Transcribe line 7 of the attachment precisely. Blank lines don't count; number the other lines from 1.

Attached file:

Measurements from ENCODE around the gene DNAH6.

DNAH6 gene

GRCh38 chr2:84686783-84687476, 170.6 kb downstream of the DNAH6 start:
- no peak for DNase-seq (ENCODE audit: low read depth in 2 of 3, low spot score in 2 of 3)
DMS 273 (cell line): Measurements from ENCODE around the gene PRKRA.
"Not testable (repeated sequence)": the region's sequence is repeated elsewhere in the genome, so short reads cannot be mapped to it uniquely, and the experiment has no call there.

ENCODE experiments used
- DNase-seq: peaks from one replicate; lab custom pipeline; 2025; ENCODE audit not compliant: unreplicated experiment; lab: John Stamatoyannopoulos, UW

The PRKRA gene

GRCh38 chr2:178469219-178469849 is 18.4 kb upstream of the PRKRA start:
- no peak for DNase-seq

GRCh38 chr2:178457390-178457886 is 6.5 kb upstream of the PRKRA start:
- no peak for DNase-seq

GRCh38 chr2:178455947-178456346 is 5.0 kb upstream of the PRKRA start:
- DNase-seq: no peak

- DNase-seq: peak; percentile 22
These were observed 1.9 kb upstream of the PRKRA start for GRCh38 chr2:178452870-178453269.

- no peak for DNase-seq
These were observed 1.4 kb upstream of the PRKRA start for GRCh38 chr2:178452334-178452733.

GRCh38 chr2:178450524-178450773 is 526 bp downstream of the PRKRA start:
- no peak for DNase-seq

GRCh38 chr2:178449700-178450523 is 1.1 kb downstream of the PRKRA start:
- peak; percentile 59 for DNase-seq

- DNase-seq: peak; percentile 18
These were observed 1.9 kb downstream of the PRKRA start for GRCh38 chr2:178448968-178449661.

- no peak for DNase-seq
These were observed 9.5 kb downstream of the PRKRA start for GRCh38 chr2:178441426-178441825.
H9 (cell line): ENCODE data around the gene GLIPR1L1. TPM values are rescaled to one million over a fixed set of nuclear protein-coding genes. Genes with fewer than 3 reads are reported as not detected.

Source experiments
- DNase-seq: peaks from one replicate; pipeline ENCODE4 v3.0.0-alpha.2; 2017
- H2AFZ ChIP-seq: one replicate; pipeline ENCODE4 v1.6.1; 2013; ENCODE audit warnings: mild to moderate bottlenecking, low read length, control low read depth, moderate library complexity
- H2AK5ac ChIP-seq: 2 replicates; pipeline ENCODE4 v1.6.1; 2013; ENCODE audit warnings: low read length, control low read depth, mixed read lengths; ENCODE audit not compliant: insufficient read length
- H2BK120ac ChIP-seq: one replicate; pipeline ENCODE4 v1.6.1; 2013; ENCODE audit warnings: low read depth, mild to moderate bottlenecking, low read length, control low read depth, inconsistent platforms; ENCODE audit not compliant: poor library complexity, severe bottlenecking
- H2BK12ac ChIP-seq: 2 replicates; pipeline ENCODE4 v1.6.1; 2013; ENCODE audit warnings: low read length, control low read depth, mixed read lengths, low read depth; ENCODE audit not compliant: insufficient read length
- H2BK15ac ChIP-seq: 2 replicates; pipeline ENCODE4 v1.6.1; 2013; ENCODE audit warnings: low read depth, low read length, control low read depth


ENCODE experiments used